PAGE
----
iOS 16’s crash detection is too sensitive, firefighters call for changes

iPhone 14 collision detection is getting triggered more and more frequently for no reason. A small malfunction that has serious consequences in terms of human and financial resources, as evidenced by the testimony of more and more Canadian rescuers.

A helicopter against the backdrop of the mountains / Credit: 123rf

Several testimonials from Canadian rescuers attest to the thesis that the accident detection of the iPhone 14 is a little too sensitive. Three times in two days, British Columbia emergency crews were dispatched for nothing looking for accident victims because of this feature.

To read – iOS 16: the latest update fixes a dangerous zero-day flaw that has already been exploited

In the first case, the smartphone was tossed from left to right in the glove compartment of a snowmobile: the rescue function of iOS was activated, which triggered the dispatch of a helicopter and a search party. The following two days, the firefighters were contacted to intervene near a ski resort… there again for nothing. iOS 16 had called for help from the pocket of skiers who were hurtling down the snowy slopes.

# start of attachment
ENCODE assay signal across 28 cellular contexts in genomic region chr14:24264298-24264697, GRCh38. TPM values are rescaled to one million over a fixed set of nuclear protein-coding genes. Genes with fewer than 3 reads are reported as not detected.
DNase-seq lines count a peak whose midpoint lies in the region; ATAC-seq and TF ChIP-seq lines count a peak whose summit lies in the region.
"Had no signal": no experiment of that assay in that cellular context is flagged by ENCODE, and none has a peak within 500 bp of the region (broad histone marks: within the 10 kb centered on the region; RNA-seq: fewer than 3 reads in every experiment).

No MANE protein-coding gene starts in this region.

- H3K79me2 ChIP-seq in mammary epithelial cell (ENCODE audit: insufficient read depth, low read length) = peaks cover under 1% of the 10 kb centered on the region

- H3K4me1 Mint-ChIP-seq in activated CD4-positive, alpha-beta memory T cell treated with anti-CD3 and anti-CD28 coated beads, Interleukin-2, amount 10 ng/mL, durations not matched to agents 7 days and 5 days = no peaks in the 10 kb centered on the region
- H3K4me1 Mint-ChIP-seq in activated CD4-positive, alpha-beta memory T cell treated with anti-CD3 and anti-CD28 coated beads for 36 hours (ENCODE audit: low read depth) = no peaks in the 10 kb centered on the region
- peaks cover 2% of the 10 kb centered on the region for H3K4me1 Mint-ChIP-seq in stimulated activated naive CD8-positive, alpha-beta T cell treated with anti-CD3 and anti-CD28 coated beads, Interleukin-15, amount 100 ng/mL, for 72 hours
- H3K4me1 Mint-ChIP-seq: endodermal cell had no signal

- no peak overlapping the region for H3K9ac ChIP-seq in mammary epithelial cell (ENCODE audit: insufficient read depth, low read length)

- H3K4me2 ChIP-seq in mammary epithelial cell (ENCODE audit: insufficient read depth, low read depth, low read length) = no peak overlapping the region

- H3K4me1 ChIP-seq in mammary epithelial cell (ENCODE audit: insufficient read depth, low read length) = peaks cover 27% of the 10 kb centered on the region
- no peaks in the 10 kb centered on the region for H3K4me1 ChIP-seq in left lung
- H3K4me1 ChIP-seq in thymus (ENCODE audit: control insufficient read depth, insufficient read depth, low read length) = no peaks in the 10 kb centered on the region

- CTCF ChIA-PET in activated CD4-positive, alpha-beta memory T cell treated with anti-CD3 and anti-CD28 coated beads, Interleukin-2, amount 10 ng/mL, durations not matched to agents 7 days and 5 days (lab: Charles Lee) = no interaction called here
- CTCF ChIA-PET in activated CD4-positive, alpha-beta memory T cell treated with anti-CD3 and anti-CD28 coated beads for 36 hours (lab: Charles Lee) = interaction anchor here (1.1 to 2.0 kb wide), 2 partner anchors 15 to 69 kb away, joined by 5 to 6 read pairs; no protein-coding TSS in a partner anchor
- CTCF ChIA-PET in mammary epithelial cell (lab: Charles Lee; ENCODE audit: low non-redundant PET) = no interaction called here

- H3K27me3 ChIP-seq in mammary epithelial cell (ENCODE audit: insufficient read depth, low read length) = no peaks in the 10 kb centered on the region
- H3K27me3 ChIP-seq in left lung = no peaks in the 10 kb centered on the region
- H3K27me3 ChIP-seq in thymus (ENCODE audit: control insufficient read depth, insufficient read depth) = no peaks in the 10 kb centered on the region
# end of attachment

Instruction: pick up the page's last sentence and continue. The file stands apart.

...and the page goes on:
The research carried out following the detection of an accident of the iPhone 14 is very expensive

This waste of time and energy irritating Canadian rescuers. That said, false positives are too common. At this rate, the budget and the human and financial resources of the emergency teams plan to run out quickly. Rescuers demanding that Apple find a solution.

To read – iPhone 14: accident detection is triggered by mistake in the roller coaster

Kyle Hale, manager of a rescue center in British Columbia, says, “We expected this false positive problem to happen. But we still have to verify the source of the call. So we send a helicopter in the middle of nowhere for 40 minutes”. This kind of research can cost the community up to $10,000. In addition to tweaking crash detection sensitivity settings using user-supplied data, Apple is also considering making the feature optional.

Source: Apple Insider

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